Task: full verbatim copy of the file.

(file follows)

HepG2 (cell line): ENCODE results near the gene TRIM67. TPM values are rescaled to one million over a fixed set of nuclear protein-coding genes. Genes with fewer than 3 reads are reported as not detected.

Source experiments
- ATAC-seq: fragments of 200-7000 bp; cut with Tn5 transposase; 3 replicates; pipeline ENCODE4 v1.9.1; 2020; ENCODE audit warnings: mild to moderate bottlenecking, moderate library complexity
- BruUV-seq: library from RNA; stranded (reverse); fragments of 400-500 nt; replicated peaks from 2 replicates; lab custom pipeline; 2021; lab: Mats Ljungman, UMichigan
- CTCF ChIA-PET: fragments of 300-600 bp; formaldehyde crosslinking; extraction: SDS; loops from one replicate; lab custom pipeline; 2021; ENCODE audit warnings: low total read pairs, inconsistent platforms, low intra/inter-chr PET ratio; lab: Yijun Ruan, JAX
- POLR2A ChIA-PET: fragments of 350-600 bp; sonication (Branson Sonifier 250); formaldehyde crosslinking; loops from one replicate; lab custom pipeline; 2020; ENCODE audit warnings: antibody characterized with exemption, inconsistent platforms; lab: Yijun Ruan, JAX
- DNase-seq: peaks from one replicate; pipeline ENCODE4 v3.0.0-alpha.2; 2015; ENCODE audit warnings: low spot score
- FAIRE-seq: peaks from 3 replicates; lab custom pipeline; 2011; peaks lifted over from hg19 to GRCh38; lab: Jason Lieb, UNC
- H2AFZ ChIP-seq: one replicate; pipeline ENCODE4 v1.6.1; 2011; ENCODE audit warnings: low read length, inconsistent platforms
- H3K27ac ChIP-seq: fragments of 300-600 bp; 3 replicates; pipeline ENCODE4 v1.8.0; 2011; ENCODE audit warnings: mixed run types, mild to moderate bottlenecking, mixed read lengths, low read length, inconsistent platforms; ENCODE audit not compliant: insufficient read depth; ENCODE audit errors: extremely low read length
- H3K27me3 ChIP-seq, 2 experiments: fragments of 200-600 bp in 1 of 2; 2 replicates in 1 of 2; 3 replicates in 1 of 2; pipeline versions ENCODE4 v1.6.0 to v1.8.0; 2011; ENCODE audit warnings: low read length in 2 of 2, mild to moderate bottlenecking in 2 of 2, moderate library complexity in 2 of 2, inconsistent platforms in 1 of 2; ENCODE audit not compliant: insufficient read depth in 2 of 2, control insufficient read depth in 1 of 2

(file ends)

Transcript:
HepG2 (cell line): ENCODE results near the gene TRIM67. TPM values are rescaled to one million over a fixed set of nuclear protein-coding genes. Genes with fewer than 3 reads are reported as not detected.

Source experiments
- ATAC-seq: fragments of 200-7000 bp; cut with Tn5 transposase; 3 replicates; pipeline ENCODE4 v1.9.1; 2020; ENCODE audit warnings: mild to moderate bottlenecking, moderate library complexity
- BruUV-seq: library from RNA; stranded (reverse); fragments of 400-500 nt; replicated peaks from 2 replicates; lab custom pipeline; 2021; lab: Mats Ljungman, UMichigan
- CTCF ChIA-PET: fragments of 300-600 bp; formaldehyde crosslinking; extraction: SDS; loops from one replicate; lab custom pipeline; 2021; ENCODE audit warnings: low total read pairs, inconsistent platforms, low intra/inter-chr PET ratio; lab: Yijun Ruan, JAX
- POLR2A ChIA-PET: fragments of 350-600 bp; sonication (Branson Sonifier 250); formaldehyde crosslinking; loops from one replicate; lab custom pipeline; 2020; ENCODE audit warnings: antibody characterized with exemption, inconsistent platforms; lab: Yijun Ruan, JAX
- DNase-seq: peaks from one replicate; pipeline ENCODE4 v3.0.0-alpha.2; 2015; ENCODE audit warnings: low spot score
- FAIRE-seq: peaks from 3 replicates; lab custom pipeline; 2011; peaks lifted over from hg19 to GRCh38; lab: Jason Lieb, UNC
- H2AFZ ChIP-seq: one replicate; pipeline ENCODE4 v1.6.1; 2011; ENCODE audit warnings: low read length, inconsistent platforms
- H3K27ac ChIP-seq: fragments of 300-600 bp; 3 replicates; pipeline ENCODE4 v1.8.0; 2011; ENCODE audit warnings: mixed run types, mild to moderate bottlenecking, mixed read lengths, low read length, inconsistent platforms; ENCODE audit not compliant: insufficient read depth; ENCODE audit errors: extremely low read length
- H3K27me3 ChIP-seq, 2 experiments: fragments of 200-600 bp in 1 of 2; 2 replicates in 1 of 2; 3 replicates in 1 of 2; pipeline versions ENCODE4 v1.6.0 to v1.8.0; 2011; ENCODE audit warnings: low read length in 2 of 2, mild to moderate bottlenecking in 2 of 2, moderate library complexity in 2 of 2, inconsistent platforms in 1 of 2; ENCODE audit not compliant: insufficient read depth in 2 of 2, control insufficient read depth in 1 of 2